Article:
should I weigh weekly or monthly

Why You Should Weigh Every Day

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Have you ever heard someone say you shouldn’t weigh yourself when dieting? Have you ever heard that you should only weigh yourself once per week or once per month? What If I told you not only should you weigh yourself, but that you should weigh yourself every single day?

What gets measured, gets managed.

In the famous words of the late management expert, Peter Drucker, “What gets measured, gets managed.” Businesses have to track their revenue to know if they’re growing. Families have to track their expenses to know if they’re sticking to their budgets.

Some say, “Just use the mirror to track progress.” I disagree. It’s extremely difficult to see progress just by looking at ourselves.

Fat loss takes time. We see ourselves in the mirror every time we walk in a bathroom. Because fat loss is a slow process and you see yourself so often, you will have made no progress between now and when you look in the mirror next. For this reason, we have to have a concrete way of tracking progress.

Be consistent.

Even more important than stepping on the scale, is stepping on the scale consistently. Weight loss is not linear. Most people expect weight loss to happen consistently, which almost never happens. More often than not, weight loss looks something like this:

Scott K Weight Chart w arrows.png

What I see with many clients is a period of several days with no movement on the scale or even a small climb upward in weight, followed by a drop. Then there will be another period of several days (or even a week or two) with no movement or a small climb upward, followed by another drop.

That’s why I recommend people weigh and track body weight daily. Tracking body weight sporadically can be as bad as not tracking at all. It could be the difference between your weight chart looking like this:

Scott K chart with line.png

versus this:

Scott K Pretend chart with line.png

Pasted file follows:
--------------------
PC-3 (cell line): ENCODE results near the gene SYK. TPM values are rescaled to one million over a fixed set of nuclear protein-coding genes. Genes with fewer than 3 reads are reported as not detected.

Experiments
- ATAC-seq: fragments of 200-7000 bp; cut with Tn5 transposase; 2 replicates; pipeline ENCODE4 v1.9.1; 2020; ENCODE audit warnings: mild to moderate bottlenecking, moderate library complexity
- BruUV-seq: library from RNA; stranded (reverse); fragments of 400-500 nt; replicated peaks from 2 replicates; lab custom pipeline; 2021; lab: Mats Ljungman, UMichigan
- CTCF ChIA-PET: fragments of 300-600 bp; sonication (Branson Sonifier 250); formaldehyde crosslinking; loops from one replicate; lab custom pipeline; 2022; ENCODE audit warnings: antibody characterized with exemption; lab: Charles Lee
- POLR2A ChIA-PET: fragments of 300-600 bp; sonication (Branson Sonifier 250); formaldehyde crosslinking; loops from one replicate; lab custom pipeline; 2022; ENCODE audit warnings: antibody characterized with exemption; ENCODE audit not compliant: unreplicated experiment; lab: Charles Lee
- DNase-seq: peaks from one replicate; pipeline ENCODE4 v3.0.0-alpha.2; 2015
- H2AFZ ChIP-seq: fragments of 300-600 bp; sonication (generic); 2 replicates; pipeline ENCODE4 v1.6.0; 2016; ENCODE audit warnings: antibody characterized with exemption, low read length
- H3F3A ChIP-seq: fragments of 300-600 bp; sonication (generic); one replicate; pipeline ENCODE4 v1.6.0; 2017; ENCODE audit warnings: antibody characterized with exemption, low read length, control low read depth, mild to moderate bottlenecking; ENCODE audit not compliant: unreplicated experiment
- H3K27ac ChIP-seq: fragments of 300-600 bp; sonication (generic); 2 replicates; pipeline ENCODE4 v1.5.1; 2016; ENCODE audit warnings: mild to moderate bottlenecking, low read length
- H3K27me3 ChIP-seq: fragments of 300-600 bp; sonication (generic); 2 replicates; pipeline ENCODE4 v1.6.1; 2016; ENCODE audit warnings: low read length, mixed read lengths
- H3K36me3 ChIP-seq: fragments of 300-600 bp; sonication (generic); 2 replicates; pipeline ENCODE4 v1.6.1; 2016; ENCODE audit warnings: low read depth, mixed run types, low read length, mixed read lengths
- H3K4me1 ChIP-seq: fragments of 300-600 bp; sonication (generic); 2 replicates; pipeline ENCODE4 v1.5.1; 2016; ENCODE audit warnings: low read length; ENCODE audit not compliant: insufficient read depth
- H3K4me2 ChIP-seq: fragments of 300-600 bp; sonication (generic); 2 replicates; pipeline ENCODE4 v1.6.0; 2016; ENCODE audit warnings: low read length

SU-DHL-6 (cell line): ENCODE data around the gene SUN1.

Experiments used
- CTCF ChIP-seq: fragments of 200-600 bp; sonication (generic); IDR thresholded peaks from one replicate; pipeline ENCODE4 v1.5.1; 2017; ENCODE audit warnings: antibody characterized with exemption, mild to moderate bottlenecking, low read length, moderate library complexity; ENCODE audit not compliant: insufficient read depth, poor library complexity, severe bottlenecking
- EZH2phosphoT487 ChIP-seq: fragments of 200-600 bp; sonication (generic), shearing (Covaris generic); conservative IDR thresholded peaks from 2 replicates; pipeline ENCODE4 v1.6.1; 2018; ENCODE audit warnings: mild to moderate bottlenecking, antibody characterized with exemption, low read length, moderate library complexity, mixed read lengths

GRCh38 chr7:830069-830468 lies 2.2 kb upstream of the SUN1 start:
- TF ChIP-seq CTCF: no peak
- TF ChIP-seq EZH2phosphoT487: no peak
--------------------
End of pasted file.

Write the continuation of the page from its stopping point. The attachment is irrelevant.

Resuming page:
It could be the difference between knowing you’re on track and thinking you’re making no progress and that your program isn’t working. By the way, those weight charts both belong to the same client. I simply omitted a few of their entries in the second chart, to show how drastically it can alter how you view your progress.

This is incredibly important. How you view your progress can be the difference between being excited about your program and quitting your program out of frustration over perceived lack of results.

Alternative to Body Weight

Some people can become overly obsessed with numbers when tracking weight loss progress. If this is you, try using a method of tracking progress that doesn’t involve numbers.

Get a pair of jeans that are a bit tight and try them on a couple of times per month. If they’re getting looser, you’re making progress. While subjective and less precise, this method may be a better option for some.

Final Note

I want to make it clear, the scale does not capture all progress that is being made. If you’re new to weightlifting, it’s not uncommon for the amount of weight you’ll gain from added muscle to be close to, or even equal to, the amount of weight you’ll lose from lost body fat. If this is the case, the scale won’t move much, if any. (I talked about this in another post a couple of weeks ago. Click here for that post.)

For this reason, I use scale weight, waist measurements, and progress pictures to track my clients progress. If you want to learn more about how, when, and why to take each of these, click here.

Thank you so much for reading! If you found this information helpful and want to help the Treadaway Training blogcast grow, simply share this post with a friend. If you like what I have to say, sign up below to become a Treadaway Training insider or check out my YouTube channel. I will be back here Saturday with another fat loss topic. As always, God bless you AND your family and I'll see you Saturday.